Eisphora - military tax in peacetime (according to the treaties on the lease of public land in Attica mid-IV century. bc. e.)

Eisphora - military tax in peacetime (according to the treaties on the lease of  public land in Attica mid-IV century. bc. e.)

 by  Enrique B. Brain
Georgetown University, USA
Abstract: Purpose of the article - the consideration for the payment of eyesore (Extraordinarition tax) members of the public land lease in Attica in the IV. before e. Based on a careful study of epigraphy (on public land lease inscriptions in Attica) data the author draws Attention to the cases of charging eysfory in transactions with public property. Eysfora was paid by both citizens and non-governmental organizations. The amount of the tax depended on many factors (income from the leased land from agricultural production and other conditions).
Keywords: public land, eysfora, tenants Teli, contract, demos, Oregon.

Emperor of Constance's in the church history concentration of Constantinople

Emperor of Constance's in the church history concentration of Constantinople

by Yaakov Talsabaskiy
Saint Louis University, USA

ABSTRACT:  This text is not so much a special study as the introduction to this collection. Article examines the role of war in the history of civilization by analyzing essay relationship between the concepts of war and peace in different historical periods, an assessment of the war as a phenomenon, is a typology of wars.
Keywords: war, peace, history of civilization, the ancient world, the Middle Ages, modern times


Holocaust Memoralization; Britishnest and Domesticated Kindertransport

Classical Bulletin
Issue 2
Summer/Autumn 2016
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Holocaust Memoralization; Britishnest and Domesticated Kindertransport
by Morand Capra Dorothea

Abstract
This article explores the politics of Holocaust memorialization by examining the intersection of education, commemoration and national identity in 21st-century Britain since the inaugural Holocaust Memorial Day in 2001. The article shows how institutionalized spheres have intersected with contemporary cultural dis-course surrounding questions of civic morality, immigration and the memory of other genocides. The main argument put forward is that the way in which the Ho-locaust has been indelibly associated with these issues has both implicitly and explicitly connected Holocaust discourse to contemporary debates on what con-stitutes British identity in the 21st century. The article also suggests that highly domesticated narratives of the period are often used to promote a self-congratulatory notion of British identity and supposed British exceptionalism.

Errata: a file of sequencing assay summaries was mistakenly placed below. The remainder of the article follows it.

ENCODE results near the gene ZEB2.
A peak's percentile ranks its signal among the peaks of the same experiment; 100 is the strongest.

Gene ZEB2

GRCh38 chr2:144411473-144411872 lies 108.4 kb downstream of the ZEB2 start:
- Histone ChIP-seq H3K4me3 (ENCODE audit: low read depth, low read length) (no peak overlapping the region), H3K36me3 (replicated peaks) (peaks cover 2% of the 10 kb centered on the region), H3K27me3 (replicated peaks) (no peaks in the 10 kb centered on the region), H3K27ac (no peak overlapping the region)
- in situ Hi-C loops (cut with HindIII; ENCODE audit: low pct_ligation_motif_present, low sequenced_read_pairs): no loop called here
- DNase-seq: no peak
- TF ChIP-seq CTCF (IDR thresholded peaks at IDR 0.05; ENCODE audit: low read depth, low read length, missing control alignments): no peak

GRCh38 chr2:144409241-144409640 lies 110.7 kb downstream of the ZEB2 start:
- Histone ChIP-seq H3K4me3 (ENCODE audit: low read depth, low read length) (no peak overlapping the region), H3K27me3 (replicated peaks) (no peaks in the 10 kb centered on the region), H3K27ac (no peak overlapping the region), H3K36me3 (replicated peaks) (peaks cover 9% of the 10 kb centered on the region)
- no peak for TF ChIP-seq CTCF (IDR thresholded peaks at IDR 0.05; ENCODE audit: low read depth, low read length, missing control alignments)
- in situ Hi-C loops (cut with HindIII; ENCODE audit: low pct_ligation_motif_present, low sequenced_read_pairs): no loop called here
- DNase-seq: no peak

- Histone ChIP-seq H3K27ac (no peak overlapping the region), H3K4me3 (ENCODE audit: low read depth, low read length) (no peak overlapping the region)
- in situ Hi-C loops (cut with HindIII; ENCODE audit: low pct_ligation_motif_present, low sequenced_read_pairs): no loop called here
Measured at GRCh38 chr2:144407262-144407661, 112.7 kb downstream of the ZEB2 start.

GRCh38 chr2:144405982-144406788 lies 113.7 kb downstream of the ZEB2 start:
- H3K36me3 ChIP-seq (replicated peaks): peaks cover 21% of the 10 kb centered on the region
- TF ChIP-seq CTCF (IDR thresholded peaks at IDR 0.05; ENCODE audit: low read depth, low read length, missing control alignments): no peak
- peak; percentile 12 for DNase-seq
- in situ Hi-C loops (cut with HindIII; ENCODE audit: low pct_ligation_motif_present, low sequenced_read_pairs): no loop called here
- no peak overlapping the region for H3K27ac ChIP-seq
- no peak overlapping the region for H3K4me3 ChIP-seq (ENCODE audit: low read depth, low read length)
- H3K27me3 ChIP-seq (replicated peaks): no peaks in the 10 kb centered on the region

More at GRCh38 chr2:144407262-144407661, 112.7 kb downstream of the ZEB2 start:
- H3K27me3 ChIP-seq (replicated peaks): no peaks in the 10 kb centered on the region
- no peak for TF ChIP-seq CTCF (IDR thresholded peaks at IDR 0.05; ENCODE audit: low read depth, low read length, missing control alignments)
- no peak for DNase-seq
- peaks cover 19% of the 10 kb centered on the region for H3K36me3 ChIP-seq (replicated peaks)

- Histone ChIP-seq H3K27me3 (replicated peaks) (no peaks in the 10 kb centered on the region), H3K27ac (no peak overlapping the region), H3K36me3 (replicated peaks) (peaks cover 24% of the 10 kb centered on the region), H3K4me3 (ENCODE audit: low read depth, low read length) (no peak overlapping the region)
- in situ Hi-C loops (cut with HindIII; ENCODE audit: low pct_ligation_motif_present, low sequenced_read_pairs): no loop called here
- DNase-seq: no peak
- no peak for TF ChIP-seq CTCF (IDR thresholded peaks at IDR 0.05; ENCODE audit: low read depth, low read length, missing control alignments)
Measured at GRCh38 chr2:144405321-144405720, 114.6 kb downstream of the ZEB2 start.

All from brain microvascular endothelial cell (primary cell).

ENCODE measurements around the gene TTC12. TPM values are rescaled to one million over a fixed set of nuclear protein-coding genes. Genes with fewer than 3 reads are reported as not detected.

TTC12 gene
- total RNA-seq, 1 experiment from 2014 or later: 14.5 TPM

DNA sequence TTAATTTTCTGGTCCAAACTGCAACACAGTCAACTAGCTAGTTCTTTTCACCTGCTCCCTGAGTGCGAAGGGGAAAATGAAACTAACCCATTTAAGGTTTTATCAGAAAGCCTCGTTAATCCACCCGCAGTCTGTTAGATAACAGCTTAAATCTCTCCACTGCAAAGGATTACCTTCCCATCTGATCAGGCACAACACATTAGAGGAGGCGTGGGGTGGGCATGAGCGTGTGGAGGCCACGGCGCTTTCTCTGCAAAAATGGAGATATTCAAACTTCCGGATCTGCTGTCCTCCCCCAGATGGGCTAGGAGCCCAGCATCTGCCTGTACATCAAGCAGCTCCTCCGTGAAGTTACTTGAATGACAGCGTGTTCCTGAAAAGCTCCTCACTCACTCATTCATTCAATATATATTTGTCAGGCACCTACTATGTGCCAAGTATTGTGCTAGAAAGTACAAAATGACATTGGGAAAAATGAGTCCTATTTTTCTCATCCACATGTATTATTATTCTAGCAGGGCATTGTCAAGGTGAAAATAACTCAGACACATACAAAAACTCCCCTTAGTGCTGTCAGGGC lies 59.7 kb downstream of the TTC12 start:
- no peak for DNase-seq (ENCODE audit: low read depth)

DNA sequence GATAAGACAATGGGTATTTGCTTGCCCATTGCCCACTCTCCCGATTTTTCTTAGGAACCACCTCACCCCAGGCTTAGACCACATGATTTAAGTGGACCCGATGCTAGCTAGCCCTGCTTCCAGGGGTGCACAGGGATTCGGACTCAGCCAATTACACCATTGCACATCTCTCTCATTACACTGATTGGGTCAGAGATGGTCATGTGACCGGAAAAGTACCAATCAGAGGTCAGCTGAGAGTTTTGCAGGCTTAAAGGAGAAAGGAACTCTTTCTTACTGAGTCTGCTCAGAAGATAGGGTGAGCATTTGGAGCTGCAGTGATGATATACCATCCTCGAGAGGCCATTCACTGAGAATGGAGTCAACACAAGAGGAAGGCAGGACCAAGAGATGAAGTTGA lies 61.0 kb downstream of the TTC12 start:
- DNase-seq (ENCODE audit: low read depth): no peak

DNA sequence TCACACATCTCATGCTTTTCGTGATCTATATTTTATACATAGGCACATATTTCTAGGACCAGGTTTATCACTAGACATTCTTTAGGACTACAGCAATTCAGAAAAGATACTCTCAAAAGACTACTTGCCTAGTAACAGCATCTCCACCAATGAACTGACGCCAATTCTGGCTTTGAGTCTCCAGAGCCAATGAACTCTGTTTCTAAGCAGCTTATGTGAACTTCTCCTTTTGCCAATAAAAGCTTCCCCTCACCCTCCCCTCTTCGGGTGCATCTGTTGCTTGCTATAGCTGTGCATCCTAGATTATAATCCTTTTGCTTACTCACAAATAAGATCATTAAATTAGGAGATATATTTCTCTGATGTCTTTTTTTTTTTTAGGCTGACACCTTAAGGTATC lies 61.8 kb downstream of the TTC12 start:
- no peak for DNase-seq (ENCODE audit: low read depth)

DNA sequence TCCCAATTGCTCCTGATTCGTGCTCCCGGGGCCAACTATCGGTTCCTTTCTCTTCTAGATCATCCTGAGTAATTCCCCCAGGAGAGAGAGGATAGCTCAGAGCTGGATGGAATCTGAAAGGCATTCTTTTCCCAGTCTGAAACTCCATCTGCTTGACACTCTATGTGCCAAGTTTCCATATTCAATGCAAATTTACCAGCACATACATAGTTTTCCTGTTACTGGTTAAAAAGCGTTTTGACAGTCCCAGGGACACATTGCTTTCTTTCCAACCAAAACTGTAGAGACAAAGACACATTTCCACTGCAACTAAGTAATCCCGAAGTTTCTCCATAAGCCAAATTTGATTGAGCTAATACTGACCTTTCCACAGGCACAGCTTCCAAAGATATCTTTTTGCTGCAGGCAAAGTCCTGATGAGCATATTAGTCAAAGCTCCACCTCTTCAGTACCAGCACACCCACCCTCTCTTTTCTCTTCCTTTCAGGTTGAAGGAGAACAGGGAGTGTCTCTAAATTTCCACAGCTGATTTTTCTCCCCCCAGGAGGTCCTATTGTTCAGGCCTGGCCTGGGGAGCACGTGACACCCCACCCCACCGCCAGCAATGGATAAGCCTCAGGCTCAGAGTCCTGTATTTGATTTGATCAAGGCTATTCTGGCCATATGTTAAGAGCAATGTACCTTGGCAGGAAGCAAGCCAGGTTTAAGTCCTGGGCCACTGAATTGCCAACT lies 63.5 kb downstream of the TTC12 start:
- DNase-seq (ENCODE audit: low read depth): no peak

Alternatives for Medievalists: Ca-reers of the independent scholars

Classical Bulletin
Issue 2
Summer/Autumn 2016
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Alternatives for Medievalists: Ca-reers of the independent scholars

by Dr. Brad Morgan Bloomy
Head, Bibliographic and Metadata Services

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As we all know, the paucity of jobs in the academic humanities as been a reality now for well over fifteen years. Despite the movement of uni-versities and colleges towards the use of adjunct faculty, and the con-tinuing policy of using unfilled or re-tired humanities positions as oppor-tunities for reorganization and reallo-cation of funds and resources to business and science, advanced de-gree humanities scholars continue to graduate and flood the academic marketplace. Recent graduates in medievalism are no exception to this trend. The question is: do you per-sonally continue to follow the tradi-tional road (whatever that may be or entail) to an academic faculty posi-tion, despite the enormous odds against you; or do you reassess, reevaluate, and reinvent yourself in order to use your education and ex-perience to your advantage, and still make a comfortable and (more im-portantly) meaningful lifetime voca-tion for yourself?

Leadership and Mediavel formation of ethnic nationalism: centralization

Classic Bulletin
Issue 2
Summer/Autumn 2016
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Leadership and Mediavel formation of ethnic nationalism: centralization

by Eduardo Wellington,
Smith College, USA
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Abstract: One of the Beowulf poet's purposes is to inspire a sense of common identity in an ethnically complex audience by reimagining relations between vari-ous hero-peoples of a traditional past with whom members of that audience might have identified. However, the poem's ethnogenesis failed to achieve broad cul-tural authority. It proved superfluous to the task of national consciousness-building which was already being accomplished on a biblical model of moral ethnicity adumbrated in the poem itself.